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Our Inspector then travels to the office of realtor A.J. Stoker (!!), who conveys the final two tales. “Sweets for the Sweet” finds widower Christopher Lee renting the house with young daughter Jane (Chloe Franks). He hires nanny Anne Norton (Nyree Dawn Porter) to tutor the child, whom he treats rather coldly. The father forbids Jane from going to school and interacting with other children or playing with toys, especially dolls. The reason being Jane’s mother was a witch, and the child has inherited her evil ways. This vignette is built up well, with the cast elevating it from merely creepy to suspenseful horror.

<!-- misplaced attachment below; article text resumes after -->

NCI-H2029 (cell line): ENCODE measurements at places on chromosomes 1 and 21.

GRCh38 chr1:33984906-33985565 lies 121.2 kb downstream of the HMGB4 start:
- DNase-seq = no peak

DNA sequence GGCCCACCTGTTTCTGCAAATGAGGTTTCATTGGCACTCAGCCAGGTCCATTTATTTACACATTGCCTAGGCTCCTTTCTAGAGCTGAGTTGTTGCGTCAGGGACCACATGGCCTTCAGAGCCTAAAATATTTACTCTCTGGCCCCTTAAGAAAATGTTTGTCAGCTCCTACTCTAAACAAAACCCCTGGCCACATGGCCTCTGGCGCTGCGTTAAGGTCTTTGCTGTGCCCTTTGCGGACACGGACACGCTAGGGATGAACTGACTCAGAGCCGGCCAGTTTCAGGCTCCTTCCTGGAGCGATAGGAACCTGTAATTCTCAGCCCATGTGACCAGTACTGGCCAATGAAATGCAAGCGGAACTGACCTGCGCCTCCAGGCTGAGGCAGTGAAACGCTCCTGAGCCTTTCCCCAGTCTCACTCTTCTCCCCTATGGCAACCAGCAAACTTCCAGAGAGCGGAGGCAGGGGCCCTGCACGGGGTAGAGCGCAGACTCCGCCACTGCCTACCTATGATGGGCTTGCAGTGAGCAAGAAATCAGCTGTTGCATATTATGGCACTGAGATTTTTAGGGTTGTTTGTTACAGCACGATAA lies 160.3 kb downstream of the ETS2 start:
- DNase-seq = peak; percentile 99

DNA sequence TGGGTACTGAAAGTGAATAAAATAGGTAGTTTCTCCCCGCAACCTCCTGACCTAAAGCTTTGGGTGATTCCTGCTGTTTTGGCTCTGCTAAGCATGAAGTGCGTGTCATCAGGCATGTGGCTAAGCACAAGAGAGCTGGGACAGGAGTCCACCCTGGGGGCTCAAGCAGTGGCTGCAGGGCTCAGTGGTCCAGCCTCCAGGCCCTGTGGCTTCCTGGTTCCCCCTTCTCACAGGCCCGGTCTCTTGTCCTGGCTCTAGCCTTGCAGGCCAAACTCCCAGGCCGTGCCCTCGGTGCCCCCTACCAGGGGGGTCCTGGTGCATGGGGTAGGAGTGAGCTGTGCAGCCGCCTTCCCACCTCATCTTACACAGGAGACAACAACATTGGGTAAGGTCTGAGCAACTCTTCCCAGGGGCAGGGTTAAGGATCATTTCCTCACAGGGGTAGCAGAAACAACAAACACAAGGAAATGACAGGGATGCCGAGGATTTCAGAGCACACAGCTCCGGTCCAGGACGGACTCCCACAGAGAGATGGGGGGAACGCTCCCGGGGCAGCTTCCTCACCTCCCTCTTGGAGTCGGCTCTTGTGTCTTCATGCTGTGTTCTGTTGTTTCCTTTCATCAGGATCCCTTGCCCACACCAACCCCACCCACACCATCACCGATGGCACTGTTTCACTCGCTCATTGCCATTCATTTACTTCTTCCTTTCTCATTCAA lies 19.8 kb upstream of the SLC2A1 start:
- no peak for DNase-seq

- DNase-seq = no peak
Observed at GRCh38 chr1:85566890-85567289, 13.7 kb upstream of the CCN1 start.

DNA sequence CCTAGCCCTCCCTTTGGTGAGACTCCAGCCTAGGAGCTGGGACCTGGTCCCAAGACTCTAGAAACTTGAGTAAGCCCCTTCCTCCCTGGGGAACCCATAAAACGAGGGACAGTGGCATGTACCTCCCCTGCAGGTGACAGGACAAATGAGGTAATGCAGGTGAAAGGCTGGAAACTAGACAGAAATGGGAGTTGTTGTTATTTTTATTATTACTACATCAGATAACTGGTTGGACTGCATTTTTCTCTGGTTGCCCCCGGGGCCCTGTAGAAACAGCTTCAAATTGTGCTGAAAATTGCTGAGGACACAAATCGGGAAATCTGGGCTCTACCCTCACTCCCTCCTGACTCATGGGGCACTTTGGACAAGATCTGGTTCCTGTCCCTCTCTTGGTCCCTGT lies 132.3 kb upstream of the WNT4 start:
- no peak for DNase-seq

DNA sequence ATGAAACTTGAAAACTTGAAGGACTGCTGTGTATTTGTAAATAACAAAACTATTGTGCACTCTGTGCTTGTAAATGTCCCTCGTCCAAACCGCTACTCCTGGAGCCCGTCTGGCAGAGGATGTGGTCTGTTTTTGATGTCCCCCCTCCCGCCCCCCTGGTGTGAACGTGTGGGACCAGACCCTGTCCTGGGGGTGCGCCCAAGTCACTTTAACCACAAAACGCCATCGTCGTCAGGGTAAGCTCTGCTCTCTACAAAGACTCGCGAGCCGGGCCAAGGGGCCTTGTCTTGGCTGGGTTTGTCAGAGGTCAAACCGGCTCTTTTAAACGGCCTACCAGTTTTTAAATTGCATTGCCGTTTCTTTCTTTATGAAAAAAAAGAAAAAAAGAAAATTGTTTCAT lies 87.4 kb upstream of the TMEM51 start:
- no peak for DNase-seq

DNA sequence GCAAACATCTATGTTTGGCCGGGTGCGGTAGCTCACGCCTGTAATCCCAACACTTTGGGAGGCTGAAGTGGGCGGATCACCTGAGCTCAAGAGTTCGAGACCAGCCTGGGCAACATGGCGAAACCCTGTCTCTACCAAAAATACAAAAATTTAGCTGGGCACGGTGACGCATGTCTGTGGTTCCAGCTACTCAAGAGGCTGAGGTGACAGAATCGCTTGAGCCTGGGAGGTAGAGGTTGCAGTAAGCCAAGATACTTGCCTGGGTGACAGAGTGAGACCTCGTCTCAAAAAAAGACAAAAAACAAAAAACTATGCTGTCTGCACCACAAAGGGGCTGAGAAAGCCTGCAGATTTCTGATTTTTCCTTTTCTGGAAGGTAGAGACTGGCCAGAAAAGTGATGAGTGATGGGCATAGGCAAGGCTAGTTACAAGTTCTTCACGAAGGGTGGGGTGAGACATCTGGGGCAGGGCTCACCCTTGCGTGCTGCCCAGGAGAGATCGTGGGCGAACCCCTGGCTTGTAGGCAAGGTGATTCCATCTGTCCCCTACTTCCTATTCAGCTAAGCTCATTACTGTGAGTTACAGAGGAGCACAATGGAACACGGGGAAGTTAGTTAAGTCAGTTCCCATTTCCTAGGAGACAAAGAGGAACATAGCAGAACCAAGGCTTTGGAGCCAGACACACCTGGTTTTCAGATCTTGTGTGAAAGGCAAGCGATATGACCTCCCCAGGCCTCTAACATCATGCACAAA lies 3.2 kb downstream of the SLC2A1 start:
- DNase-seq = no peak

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Now we come to the most recent tenant, Paul Henderson, in “The Cloak”. This one’s a lot of fun, as hammy horror star Henderson (Jon Pertwee) begins filming yet another low-budget shocker, titled “Curse of the Bloodsuckers”. Henderson is pissed about the piss-poor sets and costumes, and goes on a tirade about the state of the horror film: “That’s what’s wrong with your present-day horror films, there’s no realism! Not like the old ones, no, the great ones… FRANKENSTEIN, PHANTOM OF THE OPERA, DRACULA … the one with Bela Lugosi, not the new fellow!”. After his rant, Henderson receives a card from Theo Von Hartmann, costumer in the local village. Von Hartmann’s a slender, sinister looking old gent cradling a black cat in his arms who sells Henderson an antique cloak. The actor thinks it’s just right for his film, but when he dons it in his dressing room, he’s startled to discover he can no longer see his reflection in the mirror.